The Corona Virus outbreak in Pakistan

Coronaviruses are a large family of viruses which may cause illness in animals or humans. In humans, several coronaviruses are known to cause respiratory infections ranging from the common cold to more severe diseases such as Middle East Respiratory Syndrome (MERS) and Severe Acute Respiratory Syndrome (SARS). The most recently discovered coronavirus causes coronavirus disease COVID-19.

This new virus and disease were unknown before the outbreak began in Wuhan, China, in December 2019. It is especially dangerous because its infectability is perilously high—people can easily catch COVID-19 from others who have the virus. The disease, which can be fatal, spreads from person to person through small droplets from the nose or mouth when a person with COVID-19 coughs or exhales. These droplets land on objects and surfaces around the person. Other people then catch COVID-19 by touching these objects or surfaces, then touching their eyes, nose or mouth. People can also catch COVID-19 if they breathe in droplets from a person with COVID-19 who coughs out or exhales droplets. This is why it is essential to stay more than 1 meter (3 feet) away from a person who is sick. Pakistan detected its first case on 26 February 2020. At the time of writing, as per the WHO database, there have been 1526 total cases, out of which 25 have recovered and 12 have died. However, instead of restricting movement, the Government of Pakistan has decided to move patients from the worst affected province to a least affected and internationally disputed and underdeveloped territory. The next part analyses the soundness of this decision under International Law.

International Law

As Pakistan-administered-Kashmir is a disputed territory, it is pertinent to see what international laws apply. De-facto control of the region is with Pakistan. So, our focus shall be on the treaties that apply to it. Under the international legal framework surrounding epidemics and pandemics, the primary documents that are available are the International Health Regulations (IHR). These were adopted by the World Health Assembly of the World Health Organisation in 2005 and entered into force in 2007. These regulations are applicable to196 countries, including Pakistan. One of the main principles of the IHR is that their implementation would be with “With full respect for the dignity, human rights and fundamental freedom of persons” (emphasis supplied).So, Pakistan is required to respect the human rights of the people in its administered territories.

The primary human right which applies here is the Right to Health. According to the Office of the High Commissioner for Human Rights, the Right to Health is considered an inclusive right and includes the right to prevention, treatment and control of diseases. This is enunciated by Human Rights instruments such as the Universal Declaration of Human Rights, 1948 (UDHR) and the International Covenant on Economic, Social and Cultural Rights, 1966 (ICESCR). Pakistan is a party to both the Covenants.  The UDHR, under Article 25, states that “Everyone has the right to a standard of living adequate for the health and well-being of himself and of his family..”Further, explicit provisions have been made under Article 12(1) of the ICESCR regarding the health of peoples. It reads as follows-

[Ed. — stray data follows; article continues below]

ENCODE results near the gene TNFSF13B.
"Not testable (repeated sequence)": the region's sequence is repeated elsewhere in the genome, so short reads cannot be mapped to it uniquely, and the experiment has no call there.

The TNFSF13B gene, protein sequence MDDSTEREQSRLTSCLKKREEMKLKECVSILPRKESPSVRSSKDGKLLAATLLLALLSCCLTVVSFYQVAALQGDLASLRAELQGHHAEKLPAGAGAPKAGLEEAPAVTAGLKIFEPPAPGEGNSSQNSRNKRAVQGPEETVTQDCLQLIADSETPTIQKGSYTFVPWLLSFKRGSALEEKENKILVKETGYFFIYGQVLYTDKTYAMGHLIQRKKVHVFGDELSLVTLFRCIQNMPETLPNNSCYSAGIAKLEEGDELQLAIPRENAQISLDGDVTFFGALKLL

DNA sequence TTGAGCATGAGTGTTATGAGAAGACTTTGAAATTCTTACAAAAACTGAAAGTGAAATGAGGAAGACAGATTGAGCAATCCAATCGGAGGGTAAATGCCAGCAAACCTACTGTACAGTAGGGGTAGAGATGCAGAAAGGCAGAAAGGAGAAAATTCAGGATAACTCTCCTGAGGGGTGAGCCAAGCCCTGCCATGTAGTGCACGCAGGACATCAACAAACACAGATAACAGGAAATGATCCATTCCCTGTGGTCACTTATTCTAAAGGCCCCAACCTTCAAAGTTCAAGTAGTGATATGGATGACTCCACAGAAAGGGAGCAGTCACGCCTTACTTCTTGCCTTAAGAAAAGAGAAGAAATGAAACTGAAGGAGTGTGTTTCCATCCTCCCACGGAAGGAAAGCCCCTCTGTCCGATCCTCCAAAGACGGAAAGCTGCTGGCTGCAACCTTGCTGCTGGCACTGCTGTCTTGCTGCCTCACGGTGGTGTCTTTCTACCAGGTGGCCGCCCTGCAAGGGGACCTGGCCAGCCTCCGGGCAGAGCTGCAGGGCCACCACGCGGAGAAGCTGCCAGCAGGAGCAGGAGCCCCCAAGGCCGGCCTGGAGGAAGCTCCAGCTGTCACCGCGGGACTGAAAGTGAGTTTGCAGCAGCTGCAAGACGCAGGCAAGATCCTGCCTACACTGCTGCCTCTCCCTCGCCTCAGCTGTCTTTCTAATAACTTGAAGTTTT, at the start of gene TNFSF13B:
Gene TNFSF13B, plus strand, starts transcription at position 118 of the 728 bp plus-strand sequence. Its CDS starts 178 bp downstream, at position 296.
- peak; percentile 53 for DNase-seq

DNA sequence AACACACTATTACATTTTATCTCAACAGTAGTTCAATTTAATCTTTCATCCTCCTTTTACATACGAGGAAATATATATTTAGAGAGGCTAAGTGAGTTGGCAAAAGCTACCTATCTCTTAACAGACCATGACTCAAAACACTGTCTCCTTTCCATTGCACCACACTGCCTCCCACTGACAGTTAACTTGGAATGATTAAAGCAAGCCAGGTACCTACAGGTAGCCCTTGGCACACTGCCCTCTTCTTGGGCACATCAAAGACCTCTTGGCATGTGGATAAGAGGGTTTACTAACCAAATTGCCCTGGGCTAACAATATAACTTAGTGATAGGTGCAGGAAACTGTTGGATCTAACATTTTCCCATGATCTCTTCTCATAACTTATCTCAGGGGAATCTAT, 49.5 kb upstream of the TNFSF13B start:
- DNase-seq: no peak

“The States Parties to the present Covenant recognize the right of everyone to the enjoyment of the highest attainable standard of physical and mental health.”

In fact, Article 12(2)(c) goes further and states that-

“2. The steps to be taken by the States Parties to the present Covenant to achieve the full realization of this right shall include those necessary for:

***

 (c) The prevention, treatment and control of epidemic, endemic, occupational and other diseases;” (emphasis supplied)

***

By moving infected patients into an internationally disputed and so-called autonomous territory, Pakistan is violating the rights guaranteed to these peoples. According to the WHO, the best methods to control the outbreak include isolation and social distancing. Most of the countries globally have gone into lockdown and restricted the movement of their populations. However, the Government of Pakistan, citing economic reasons, has been reluctant to declare a lockdown and in its wisdom, has decided to migrate highly infectious patients to a region with a relatively unscathed population.

Understandably, the locals are not in support of this move by the Government of Pakistan. So, the policy of the government goes against its stated goal to respect the wishes of the Kashmiri people. This migration of patients is being done even when the region has registered one of the lowest cases in Pakistan. At the time of writing, there are only 2 cases in the so-called Azad Kashmir province. Punjab has the highest number of cases, i.e, 558. The health-care facilities are also inadequate in Pakistan- administered Kashmir. Logic would, therefore, dictate making quarantine centres and creating better medical infrastructure in the better equipped Punjab province. Instead, quarantine centresare being established in the relatively underdeveloped Pakistan-administered-Kashmir. This move is quite baffling and contrary to international law.

Conclusion

Pakistan’s actions directly contradict its international stance and international law. In fact, its hypocrisy has taken a new tone when the Government of India offered aid during the SAARC conference and Pakistan raised the ‘Kashmir issue’. After raising the issue, it has started moving COVID-19 affected peoples from its Punjab province to its administered region of Kashmir. It should refrain from such acts and, as a matter of fact, treat them with better healthcare facilities that already exist in Punjab.